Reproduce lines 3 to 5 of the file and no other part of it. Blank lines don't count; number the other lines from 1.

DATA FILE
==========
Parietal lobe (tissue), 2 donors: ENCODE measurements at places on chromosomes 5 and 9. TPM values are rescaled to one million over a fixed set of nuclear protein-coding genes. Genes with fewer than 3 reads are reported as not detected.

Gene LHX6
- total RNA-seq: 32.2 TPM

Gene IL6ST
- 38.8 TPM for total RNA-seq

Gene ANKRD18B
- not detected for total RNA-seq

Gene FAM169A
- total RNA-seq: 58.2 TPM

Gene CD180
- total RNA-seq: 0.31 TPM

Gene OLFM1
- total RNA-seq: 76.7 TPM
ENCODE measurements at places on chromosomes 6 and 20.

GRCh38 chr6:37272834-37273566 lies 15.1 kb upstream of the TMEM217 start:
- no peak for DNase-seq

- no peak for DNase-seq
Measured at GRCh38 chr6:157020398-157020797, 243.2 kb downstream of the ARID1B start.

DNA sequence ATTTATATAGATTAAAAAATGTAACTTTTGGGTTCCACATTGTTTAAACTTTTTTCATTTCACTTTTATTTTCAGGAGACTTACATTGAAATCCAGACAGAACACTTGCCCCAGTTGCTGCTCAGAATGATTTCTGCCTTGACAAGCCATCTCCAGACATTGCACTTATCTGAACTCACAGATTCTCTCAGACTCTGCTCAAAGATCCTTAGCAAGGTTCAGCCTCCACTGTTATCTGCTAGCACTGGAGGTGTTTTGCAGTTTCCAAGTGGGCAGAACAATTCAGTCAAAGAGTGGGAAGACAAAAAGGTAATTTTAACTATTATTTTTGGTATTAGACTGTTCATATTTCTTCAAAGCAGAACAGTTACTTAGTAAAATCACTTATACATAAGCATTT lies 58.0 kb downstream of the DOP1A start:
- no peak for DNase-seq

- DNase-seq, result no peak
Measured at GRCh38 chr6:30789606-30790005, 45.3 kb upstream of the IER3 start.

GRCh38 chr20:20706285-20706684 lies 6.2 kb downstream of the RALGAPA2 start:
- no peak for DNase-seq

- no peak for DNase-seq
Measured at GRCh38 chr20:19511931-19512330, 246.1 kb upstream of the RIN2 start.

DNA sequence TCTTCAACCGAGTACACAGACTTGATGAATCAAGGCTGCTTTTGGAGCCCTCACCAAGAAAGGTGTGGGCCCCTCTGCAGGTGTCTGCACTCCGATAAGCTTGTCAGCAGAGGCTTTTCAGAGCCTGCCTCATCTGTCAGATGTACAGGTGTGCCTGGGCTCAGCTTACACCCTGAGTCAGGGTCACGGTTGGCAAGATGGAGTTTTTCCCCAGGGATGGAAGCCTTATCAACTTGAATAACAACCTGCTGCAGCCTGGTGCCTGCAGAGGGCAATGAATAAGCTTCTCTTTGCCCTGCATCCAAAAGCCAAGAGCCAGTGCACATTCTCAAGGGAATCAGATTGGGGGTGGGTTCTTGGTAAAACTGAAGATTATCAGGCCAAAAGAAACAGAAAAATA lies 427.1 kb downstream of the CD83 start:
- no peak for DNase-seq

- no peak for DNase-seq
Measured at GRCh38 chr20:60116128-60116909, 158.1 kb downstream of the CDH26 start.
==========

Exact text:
- total RNA-seq: 32.2 TPM

Gene IL6ST
- 38.8 TPM for total RNA-seq